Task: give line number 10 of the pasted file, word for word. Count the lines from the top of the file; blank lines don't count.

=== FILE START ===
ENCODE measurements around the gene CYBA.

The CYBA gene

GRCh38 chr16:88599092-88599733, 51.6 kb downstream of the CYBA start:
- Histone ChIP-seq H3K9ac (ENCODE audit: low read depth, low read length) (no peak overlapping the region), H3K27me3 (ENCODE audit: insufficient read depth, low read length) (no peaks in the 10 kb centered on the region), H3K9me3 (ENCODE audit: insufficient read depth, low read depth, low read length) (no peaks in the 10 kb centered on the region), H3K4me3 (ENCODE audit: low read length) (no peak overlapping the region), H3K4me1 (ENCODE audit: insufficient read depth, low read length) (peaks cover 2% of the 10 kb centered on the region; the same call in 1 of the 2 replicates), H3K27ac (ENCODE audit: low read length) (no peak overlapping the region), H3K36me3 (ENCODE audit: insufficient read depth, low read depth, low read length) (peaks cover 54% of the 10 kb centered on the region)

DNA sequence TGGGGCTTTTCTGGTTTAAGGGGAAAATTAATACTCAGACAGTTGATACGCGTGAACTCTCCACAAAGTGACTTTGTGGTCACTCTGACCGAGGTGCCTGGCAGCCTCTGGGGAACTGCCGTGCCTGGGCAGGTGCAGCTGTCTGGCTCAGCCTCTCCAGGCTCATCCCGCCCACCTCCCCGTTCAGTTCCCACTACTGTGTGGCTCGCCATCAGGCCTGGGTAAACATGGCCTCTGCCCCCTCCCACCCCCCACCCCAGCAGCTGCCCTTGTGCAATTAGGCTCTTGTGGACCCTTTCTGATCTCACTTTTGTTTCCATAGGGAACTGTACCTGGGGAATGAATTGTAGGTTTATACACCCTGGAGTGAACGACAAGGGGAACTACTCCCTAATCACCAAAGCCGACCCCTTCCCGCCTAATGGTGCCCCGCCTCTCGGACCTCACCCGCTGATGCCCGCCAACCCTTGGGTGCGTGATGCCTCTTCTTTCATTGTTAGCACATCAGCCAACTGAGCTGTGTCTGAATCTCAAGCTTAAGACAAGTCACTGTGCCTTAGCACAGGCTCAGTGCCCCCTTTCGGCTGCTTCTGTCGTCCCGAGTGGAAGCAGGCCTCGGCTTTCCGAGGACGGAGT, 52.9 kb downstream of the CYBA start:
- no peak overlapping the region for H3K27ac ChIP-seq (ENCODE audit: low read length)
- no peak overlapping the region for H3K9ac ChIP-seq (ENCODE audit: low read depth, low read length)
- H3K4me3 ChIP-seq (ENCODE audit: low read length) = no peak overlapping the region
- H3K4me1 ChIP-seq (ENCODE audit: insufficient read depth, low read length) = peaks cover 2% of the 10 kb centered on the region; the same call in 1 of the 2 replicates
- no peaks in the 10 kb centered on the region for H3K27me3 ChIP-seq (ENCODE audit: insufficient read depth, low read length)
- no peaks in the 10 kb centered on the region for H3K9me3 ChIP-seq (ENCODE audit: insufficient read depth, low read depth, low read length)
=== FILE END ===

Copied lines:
- no peaks in the 10 kb centered on the region for H3K27me3 ChIP-seq (ENCODE audit: insufficient read depth, low read length)